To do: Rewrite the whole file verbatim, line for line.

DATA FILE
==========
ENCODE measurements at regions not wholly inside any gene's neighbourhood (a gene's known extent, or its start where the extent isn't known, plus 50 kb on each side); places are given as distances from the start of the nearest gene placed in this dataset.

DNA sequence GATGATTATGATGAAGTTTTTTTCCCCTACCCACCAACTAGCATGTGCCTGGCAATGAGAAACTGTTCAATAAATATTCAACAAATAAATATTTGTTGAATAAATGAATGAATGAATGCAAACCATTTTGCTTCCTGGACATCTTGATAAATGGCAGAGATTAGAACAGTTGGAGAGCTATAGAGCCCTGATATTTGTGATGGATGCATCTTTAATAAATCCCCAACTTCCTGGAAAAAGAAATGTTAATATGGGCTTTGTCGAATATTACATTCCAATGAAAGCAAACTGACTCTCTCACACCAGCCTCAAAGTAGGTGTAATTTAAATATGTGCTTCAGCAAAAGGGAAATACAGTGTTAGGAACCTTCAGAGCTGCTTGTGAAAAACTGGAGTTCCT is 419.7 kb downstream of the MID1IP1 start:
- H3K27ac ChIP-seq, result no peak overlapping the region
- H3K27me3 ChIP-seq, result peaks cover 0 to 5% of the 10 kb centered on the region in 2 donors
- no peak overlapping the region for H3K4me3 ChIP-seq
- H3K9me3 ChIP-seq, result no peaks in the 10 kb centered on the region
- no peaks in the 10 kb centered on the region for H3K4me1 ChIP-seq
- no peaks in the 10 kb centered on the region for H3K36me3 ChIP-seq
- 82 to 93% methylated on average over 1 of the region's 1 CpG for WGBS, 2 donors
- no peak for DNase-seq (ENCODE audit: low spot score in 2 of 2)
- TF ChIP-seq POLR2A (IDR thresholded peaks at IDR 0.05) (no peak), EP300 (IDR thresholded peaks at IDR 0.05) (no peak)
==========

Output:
ENCODE measurements at regions not wholly inside any gene's neighbourhood (a gene's known extent, or its start where the extent isn't known, plus 50 kb on each side); places are given as distances from the start of the nearest gene placed in this dataset.

DNA sequence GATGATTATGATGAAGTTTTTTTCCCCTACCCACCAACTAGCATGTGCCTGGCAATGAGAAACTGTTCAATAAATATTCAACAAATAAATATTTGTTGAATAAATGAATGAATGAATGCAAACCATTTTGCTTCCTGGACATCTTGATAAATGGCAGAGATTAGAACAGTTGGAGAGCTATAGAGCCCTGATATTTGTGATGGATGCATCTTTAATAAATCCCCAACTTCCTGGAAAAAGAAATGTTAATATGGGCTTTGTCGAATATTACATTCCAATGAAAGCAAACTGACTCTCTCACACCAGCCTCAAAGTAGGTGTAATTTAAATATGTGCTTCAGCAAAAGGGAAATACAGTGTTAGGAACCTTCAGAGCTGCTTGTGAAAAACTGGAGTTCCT is 419.7 kb downstream of the MID1IP1 start:
- H3K27ac ChIP-seq, result no peak overlapping the region
- H3K27me3 ChIP-seq, result peaks cover 0 to 5% of the 10 kb centered on the region in 2 donors
- no peak overlapping the region for H3K4me3 ChIP-seq
- H3K9me3 ChIP-seq, result no peaks in the 10 kb centered on the region
- no peaks in the 10 kb centered on the region for H3K4me1 ChIP-seq
- no peaks in the 10 kb centered on the region for H3K36me3 ChIP-seq
- 82 to 93% methylated on average over 1 of the region's 1 CpG for WGBS, 2 donors
- no peak for DNase-seq (ENCODE audit: low spot score in 2 of 2)
- TF ChIP-seq POLR2A (IDR thresholded peaks at IDR 0.05) (no peak), EP300 (IDR thresholded peaks at IDR 0.05) (no peak)